Checking out the ceremony at Tenganan Dauh Tukad

by Nick on October 22, 2006

by Nick | October 22nd, 2006  

My guest house, Flamboyant, is located 30 meters from the entrance to the road to Tengenan. Riding up to Tengenan from the main road takes about 10 minutes and is scenic for the first half, the strong light and greens of the palm trees, next to the deep blue of the sky.

On the way up there I stopped and bought a Fresh Tea from a roadside shack, served by a 14 year old girl, who talked to me in Indonesian. She told me that today and for the next 3 days there is a gamelan festival in Padangbai. I had heard there was a ceremony in Tengenan, but she didn’t know about it. Arriving at the parking area in Tenganan, the ticket sellers (you must buy a ticket to enter the Bali Aga village) told me there was ceremony at the western side of Tenganan.

Tenganan is a Bali Aga village, meaning the original inhabitants of Bali live here. There are various parts to the village, the origianal part, the part where former inhabitants who have be expelled live, and a part for outsiders. Tenganan residents are not allowed to marry outside of the village. doing so means expulsion.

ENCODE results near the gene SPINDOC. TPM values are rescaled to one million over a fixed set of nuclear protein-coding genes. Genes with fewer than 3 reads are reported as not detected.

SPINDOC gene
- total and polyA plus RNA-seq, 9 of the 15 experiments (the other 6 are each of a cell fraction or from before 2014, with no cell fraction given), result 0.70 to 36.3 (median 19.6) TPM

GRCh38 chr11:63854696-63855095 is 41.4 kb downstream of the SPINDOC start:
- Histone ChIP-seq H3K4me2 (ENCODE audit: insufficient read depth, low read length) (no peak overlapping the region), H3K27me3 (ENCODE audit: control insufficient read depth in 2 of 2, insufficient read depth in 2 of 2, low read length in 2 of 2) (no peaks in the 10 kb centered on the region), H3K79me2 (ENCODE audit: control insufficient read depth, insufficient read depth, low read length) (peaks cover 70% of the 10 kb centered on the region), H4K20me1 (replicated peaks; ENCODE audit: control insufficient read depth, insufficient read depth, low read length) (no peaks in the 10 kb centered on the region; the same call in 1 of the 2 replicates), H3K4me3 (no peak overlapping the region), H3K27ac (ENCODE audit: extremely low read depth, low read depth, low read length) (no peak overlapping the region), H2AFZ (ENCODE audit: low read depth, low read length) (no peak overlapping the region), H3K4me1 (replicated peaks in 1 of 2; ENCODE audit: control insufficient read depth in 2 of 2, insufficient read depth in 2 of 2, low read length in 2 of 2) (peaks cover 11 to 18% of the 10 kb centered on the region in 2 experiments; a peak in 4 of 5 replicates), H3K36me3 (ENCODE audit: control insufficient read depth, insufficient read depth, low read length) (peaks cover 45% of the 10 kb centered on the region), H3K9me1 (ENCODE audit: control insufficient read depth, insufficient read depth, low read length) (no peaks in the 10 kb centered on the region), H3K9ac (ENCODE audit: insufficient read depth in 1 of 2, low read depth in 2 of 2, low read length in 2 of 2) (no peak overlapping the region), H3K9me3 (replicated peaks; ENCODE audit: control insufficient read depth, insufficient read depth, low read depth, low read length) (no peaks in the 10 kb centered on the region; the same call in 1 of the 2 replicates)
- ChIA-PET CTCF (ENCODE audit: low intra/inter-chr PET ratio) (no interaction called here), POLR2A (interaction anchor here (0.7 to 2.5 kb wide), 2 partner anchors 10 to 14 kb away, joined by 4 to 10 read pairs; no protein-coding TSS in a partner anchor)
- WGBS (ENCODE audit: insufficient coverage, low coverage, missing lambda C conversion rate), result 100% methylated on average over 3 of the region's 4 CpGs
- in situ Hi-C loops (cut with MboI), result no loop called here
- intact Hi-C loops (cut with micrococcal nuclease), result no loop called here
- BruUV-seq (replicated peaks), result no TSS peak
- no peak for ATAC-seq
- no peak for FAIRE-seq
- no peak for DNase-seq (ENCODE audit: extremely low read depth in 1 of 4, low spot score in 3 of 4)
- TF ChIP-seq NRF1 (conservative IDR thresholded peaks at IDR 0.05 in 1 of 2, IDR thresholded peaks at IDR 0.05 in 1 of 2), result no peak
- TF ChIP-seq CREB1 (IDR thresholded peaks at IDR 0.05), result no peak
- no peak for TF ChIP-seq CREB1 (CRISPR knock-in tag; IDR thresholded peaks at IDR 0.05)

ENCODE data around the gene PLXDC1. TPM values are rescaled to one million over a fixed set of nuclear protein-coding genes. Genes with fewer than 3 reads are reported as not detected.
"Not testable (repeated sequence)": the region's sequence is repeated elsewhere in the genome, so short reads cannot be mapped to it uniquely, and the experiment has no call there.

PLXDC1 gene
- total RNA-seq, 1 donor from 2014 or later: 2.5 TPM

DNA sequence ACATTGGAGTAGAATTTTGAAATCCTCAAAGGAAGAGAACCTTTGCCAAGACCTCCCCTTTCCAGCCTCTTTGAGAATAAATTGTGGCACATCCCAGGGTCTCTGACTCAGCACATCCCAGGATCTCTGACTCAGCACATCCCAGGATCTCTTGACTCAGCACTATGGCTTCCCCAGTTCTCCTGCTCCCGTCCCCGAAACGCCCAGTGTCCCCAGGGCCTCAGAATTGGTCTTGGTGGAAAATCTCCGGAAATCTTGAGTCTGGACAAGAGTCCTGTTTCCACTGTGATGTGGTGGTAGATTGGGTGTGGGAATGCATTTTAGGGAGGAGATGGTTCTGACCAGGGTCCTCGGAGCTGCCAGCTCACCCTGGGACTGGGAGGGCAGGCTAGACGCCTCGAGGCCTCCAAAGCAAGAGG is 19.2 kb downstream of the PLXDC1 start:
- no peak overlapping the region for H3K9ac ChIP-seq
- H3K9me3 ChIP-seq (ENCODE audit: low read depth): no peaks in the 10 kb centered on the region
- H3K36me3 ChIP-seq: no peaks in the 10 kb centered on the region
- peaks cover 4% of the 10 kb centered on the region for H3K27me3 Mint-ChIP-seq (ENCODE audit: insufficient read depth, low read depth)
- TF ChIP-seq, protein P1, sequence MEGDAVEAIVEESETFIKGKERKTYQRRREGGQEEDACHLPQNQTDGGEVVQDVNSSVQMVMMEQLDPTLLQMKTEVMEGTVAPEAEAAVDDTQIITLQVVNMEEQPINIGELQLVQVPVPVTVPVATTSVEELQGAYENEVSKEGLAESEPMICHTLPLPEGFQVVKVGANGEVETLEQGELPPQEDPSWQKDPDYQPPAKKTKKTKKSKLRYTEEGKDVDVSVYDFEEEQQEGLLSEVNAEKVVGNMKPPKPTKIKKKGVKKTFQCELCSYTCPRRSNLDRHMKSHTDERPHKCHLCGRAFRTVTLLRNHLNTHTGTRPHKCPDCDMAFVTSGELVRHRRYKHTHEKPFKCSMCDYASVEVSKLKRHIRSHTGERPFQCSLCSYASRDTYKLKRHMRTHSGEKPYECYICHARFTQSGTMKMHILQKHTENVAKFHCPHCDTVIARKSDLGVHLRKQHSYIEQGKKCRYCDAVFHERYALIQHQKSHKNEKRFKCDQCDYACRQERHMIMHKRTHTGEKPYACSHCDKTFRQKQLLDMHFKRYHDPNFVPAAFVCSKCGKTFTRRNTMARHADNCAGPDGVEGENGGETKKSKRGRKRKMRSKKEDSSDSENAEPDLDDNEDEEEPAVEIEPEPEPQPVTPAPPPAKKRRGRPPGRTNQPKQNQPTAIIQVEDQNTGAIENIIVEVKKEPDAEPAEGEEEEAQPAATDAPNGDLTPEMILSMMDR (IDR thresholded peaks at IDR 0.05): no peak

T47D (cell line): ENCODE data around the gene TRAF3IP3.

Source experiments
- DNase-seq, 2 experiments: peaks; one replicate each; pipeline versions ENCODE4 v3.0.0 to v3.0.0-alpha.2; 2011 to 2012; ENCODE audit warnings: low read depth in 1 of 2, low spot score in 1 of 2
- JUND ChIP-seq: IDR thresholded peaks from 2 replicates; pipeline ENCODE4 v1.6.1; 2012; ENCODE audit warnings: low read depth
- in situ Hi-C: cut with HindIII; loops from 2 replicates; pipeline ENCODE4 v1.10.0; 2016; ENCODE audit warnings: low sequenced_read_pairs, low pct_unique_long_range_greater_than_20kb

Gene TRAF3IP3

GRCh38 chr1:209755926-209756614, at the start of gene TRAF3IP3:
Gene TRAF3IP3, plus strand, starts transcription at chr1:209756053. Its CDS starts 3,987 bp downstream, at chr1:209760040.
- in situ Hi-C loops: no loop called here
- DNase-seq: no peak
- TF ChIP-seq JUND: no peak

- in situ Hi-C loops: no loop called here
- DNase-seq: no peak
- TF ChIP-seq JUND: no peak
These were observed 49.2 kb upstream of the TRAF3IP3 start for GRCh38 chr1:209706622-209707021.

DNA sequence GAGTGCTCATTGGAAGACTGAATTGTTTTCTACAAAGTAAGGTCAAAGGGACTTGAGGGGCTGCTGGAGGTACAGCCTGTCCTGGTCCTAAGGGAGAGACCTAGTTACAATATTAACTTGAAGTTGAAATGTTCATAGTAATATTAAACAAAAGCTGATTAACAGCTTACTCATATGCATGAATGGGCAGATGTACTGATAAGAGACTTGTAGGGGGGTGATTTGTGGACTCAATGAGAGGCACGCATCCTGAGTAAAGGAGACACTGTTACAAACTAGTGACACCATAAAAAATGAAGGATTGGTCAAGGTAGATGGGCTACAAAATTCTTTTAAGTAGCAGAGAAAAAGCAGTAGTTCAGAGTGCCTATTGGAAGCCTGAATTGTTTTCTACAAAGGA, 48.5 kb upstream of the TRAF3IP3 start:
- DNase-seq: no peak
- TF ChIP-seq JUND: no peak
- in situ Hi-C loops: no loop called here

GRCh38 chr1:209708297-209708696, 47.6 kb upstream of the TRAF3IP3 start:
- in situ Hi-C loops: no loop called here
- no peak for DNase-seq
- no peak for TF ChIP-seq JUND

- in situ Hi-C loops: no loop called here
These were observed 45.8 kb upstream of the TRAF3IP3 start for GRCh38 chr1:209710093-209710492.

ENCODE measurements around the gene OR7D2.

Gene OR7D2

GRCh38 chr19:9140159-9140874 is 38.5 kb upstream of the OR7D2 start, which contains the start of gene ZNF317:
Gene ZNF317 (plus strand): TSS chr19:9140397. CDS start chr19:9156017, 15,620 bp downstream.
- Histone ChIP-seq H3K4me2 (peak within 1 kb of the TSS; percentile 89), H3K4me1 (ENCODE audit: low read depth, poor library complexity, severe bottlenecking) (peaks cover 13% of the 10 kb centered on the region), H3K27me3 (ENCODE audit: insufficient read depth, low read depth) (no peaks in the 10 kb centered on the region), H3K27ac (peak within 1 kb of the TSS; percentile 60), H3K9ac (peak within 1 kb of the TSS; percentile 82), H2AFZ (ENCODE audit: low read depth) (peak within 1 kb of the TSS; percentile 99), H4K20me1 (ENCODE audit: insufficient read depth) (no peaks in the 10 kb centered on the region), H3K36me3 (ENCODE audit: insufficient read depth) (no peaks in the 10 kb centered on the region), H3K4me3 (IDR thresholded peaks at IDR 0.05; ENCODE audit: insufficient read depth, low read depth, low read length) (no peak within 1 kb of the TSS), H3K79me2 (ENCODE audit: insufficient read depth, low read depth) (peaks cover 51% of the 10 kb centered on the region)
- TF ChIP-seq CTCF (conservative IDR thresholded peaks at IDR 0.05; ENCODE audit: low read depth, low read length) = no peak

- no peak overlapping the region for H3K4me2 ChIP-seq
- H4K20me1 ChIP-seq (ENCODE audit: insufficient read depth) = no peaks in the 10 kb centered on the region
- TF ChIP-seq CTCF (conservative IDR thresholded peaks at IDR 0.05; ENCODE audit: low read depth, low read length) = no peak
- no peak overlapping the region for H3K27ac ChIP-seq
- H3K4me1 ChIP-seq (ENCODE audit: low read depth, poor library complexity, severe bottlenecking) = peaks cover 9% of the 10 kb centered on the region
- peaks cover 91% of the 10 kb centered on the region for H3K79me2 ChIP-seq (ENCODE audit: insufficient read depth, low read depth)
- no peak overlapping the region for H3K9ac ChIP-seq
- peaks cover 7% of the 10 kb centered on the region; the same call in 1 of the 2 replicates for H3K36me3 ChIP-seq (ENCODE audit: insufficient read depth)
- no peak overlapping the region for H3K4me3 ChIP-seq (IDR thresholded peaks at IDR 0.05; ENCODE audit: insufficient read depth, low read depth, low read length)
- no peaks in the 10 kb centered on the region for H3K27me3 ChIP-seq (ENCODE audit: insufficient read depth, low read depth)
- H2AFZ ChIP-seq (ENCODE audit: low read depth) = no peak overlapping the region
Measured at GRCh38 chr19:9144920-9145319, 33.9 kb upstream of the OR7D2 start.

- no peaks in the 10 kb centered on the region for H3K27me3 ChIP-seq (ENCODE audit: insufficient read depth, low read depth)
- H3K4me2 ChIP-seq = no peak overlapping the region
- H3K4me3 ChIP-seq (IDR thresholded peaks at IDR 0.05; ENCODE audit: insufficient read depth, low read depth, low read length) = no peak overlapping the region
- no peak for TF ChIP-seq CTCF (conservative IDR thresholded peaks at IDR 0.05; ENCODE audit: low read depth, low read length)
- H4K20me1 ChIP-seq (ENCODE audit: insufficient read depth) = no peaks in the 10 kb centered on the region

Anyway, this ceremony was a short, scenic, forested ride about a 10th of a mile to the west, as the corw flies. Of course in Bali, the crows are as crazy as the locals, and getting to this western part of the village took longer than it sounds.

Arriving in Tenganan Dauh Tukad, I immediately saw a temple ceremony and many people pouring out. Parking my bike outside and snapping a few photos was no problem at all. I started chatting with a local in Indonesian, when he broke into English (I know you. you go to TJ’s in Kuta.” he said). I was amazed, that here in East Bali, out in the boonies, anyone would recognise me. Anyway I promised to stop in and say hi, when I get back to the Kuta area.

The temple ceremony was going on at Pura Dalem Setra. The occasion was the birth of a new temple. A local told me that 2 years ago, the old Pura Dalem (temple of the dead) was badly damaged in an earthquake. Locals knocked that one down and built a new one. In order for it to assume the holiness of the former, intense ceremonies have to be performed, to draw the power from the first temple. One local told me, he would never see this ever again in his lifetime. This kind of thing occurs about once every 150 years. Apparently on November 5th there is an even bigger ceremony there.

Not wanting to be obtrusive, I snapped a few photos from outside and let the locals do their thing.

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